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The Destructive Nature of Macbeth

            "Why on earth does a revered general of the King's army, Macbeth, make decisions which destroy his life?" 600-800 words.
             Set during the medieval ages of Scotland, where warfare and political rivalry was substantial, William Shakespeare's play, Macbeth, explores the events that turns Macbeth, the protagonist, who's assured morals of a once revered and devoted general into a descending series of blemishing acts. He chooses treason and murder, knows them for what they are and is entirely aware he is doing evil. Evil is concentrated in Macbeth and Lady Macbeth who are greatly influenced by the prophecy of becoming king from the witches. Influenced by the good results, without the consequences, Lady Macbeth encourages her husband in his deceit ambitions, to what they are confident is an imminent future of royalty. The unheard consequences that would eventually destroy Macbeth's life, will not only affect himself, but the lives of the influenced and the innocent. .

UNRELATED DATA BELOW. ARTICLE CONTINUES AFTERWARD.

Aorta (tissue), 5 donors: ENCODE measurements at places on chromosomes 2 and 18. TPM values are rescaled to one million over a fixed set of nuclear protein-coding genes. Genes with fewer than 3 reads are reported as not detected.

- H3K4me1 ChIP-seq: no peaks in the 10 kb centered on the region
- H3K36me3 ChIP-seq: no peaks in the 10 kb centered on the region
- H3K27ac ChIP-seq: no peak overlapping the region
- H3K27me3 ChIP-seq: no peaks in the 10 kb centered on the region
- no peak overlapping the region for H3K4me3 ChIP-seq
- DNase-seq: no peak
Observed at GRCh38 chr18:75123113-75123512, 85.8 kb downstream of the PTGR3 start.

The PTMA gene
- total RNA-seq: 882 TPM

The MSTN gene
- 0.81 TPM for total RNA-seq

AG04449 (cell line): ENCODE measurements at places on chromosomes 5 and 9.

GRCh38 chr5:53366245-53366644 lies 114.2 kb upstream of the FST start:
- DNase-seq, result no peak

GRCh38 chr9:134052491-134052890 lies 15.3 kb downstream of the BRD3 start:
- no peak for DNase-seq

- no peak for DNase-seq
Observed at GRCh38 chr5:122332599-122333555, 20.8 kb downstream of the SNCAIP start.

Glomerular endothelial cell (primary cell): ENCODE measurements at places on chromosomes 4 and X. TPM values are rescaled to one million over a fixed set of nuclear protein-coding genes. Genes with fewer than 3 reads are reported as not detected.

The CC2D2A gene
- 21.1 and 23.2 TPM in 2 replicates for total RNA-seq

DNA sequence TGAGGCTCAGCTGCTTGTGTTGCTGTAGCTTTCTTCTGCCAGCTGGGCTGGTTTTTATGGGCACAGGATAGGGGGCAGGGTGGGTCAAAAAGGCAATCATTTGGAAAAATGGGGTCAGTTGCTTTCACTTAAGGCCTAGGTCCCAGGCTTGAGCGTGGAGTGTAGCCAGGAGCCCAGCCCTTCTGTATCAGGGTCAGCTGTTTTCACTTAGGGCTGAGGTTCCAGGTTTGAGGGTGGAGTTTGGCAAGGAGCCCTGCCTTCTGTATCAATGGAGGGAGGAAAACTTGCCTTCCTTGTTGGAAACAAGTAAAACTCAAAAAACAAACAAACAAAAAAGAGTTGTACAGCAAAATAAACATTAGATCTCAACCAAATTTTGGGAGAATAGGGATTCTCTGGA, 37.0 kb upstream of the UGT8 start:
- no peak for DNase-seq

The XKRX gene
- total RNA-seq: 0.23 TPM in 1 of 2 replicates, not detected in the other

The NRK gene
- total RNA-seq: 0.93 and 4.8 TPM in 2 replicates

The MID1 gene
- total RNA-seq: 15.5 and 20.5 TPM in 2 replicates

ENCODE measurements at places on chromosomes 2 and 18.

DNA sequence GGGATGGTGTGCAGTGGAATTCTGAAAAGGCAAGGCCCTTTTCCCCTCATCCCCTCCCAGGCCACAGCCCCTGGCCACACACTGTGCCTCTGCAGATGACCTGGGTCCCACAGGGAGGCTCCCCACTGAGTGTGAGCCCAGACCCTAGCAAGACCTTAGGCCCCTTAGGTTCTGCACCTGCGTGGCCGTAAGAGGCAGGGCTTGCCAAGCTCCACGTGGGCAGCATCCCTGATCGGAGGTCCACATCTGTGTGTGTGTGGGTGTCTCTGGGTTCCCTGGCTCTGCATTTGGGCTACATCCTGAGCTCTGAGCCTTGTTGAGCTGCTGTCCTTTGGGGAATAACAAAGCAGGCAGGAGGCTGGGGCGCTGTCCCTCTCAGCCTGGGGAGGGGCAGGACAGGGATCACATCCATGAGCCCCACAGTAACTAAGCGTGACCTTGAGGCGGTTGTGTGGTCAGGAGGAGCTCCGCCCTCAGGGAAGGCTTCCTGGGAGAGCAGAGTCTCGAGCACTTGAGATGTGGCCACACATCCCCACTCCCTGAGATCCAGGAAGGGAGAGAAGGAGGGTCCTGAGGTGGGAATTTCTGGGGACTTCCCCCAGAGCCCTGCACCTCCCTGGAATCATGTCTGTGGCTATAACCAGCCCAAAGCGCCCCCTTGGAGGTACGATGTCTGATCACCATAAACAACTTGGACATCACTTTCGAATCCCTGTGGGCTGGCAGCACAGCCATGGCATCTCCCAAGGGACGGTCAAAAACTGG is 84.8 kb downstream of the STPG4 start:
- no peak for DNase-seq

Upon crossing roads with the witches and listening to their prophecies, Macbeth entertains the possibility he can become king. "If ill, why hath it given me earnest of success, commencing in truth? I am thane of Cawdor, if good, why do I yield to that suggestion whose horrid image doth unfix my hair and make my seated heart knock at my ribs." Macbeth's wonders why he would be or even should want to be king, whether his rise in status from thane of Cawdor will be for the "ill" or "good". He withdraws the idea of becoming king, understanding his loyalty to a righteous king like Duncan. Trying to overcome a recognition of evil within himself, he is powerless to stand up to his wife's decent desires. "I have no spur to prick the sides of my intent, but only vaulting ambition, which overleaps itself and falls on the other." Macbeth talks about his desire for more power, his ambitions that drives what he does.

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